Poverty is not misery

by David Week on 21 September 2010

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Many events and situations can make people miserable:

  • natural disasters, in which they lose their homes, livelihoods, and loved ones
  • internment in refugee camps with uncertain futures and time frames
  • conflicts in which they are daily put in fear of their lives.

But poverty, in and on of itself, does not cause misery.

I met a photographer once at a dinner party once. We started talking. We talked so long that all the other guests left, and finally the hosts said: “We’re going to bed: turn the lights out and lock the door when you leave.”

He told me about being hired to produce photographs for the annual calendar of A Very Famous NGO. They flew him to Bangladesh. There, he said, he found he had two major problems:

  1. Finding people that looked miserable enough to meet the Very Famous NGOs brief
  2. Once he’d found them, getting the laughing, smiling, clown kids out of line between his camera and said miserable looking people.

Unfortunately, the whole face of aid has been tinged by the image of misery. Humanitarian aid certainly often deals with people in despair. But development aid does not fit this picture. As a development practitioner, I am confronted with this fact regularly. On one of my first assignments outside of Papua New Guinea (where I cannot today recall ever meeting a miserable person) was to Tamil Nadu in India. There, a colleague and I were tasked with doing a settlement layout for a self-help housing project for rickshaw-wallahs. In preparation for the task, we visited some of the urban slums where they currently lived. I remember being shocked at the smiles: not just children, but adults, too.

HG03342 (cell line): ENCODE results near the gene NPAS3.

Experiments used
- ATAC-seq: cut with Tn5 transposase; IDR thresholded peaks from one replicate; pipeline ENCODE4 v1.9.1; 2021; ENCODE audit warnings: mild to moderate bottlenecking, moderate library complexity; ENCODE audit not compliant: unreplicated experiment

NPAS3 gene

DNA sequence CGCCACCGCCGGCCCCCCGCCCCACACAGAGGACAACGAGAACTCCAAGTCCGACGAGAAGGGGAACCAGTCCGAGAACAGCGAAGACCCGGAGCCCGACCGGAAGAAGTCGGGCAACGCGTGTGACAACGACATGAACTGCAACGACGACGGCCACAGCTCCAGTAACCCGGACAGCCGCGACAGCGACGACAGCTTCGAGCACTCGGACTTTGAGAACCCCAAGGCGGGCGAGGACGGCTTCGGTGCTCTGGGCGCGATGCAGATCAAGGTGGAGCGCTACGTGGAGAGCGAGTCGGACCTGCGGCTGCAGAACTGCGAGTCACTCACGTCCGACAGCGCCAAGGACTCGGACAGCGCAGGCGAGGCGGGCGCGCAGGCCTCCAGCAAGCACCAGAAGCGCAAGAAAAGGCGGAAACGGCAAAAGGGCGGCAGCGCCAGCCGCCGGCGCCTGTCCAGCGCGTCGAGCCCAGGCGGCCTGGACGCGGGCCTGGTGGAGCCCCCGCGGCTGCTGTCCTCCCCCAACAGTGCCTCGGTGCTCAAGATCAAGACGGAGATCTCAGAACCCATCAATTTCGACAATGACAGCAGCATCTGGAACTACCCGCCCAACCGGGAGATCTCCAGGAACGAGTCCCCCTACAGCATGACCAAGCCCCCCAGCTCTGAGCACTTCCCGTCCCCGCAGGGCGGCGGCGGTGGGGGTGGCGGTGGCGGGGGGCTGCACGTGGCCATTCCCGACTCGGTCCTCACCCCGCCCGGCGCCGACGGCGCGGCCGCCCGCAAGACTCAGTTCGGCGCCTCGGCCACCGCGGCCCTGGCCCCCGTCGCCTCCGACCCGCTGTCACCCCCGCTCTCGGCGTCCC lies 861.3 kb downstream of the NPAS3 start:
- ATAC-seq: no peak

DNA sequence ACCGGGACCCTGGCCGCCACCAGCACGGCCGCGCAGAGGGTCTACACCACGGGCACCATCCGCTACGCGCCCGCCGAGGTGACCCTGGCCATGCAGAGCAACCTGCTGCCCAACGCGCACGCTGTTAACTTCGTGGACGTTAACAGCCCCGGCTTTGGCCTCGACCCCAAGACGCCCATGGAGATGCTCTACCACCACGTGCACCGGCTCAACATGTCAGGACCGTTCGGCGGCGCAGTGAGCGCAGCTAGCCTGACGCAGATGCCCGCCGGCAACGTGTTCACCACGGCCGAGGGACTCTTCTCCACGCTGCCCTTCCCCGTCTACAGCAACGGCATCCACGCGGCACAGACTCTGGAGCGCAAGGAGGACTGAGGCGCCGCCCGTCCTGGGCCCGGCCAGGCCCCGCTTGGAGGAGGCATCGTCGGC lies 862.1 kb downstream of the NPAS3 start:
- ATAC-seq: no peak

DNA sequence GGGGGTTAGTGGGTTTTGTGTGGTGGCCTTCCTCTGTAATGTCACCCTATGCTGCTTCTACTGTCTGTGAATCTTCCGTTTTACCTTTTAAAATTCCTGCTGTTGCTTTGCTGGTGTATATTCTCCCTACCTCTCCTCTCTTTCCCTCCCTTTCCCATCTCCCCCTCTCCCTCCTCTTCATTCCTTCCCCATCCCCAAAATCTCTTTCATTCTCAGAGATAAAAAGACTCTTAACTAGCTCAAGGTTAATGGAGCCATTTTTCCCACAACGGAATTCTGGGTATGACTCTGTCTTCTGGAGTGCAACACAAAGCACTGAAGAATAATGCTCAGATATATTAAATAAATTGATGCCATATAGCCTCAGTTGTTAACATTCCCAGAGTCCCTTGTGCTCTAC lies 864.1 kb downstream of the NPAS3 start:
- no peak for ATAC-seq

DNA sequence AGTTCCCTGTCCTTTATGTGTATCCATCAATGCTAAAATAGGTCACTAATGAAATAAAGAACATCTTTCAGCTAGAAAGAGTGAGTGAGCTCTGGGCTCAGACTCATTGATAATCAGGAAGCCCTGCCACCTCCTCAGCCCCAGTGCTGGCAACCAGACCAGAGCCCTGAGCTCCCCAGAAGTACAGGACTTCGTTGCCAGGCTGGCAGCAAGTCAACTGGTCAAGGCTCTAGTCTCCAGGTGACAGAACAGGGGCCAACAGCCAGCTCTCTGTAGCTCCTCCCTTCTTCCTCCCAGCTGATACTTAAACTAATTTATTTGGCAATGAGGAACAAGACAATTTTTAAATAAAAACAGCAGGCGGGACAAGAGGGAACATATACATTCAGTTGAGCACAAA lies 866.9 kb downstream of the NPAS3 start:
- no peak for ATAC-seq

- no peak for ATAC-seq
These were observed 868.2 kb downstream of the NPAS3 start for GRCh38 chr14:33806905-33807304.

I was even more shocked when I returned to Sydney, and walked down Pitt Street. For the first time, I looked at people’s faces as I passed them on the street. There was engrained stress. There was tacit misery. I still have a project in the back of mind: to take random photographs of faces in an Indian slum and an Australian city, and exhibit them side by side.

Last week, in Lesotho, I visited a school. This is what greeted us as we pulled up in our vehicle. This is a reminder that poverty is not misery.

  • MJ

    I agree with your basic argument, but I also suspect many of the poor people you were engaging with were happy and smiley because you had come there to help them, they understood that, and wanted to show their gratitude. It may be that they actually are happier than city slickers in Sydney, but your experiences do not amount to very much evidence. For a really nice take on the photographing poverty debate see http://waterwellness.ca/2010/04/28/perspectives-of-poverty/ (HT: Barefoot Economics).

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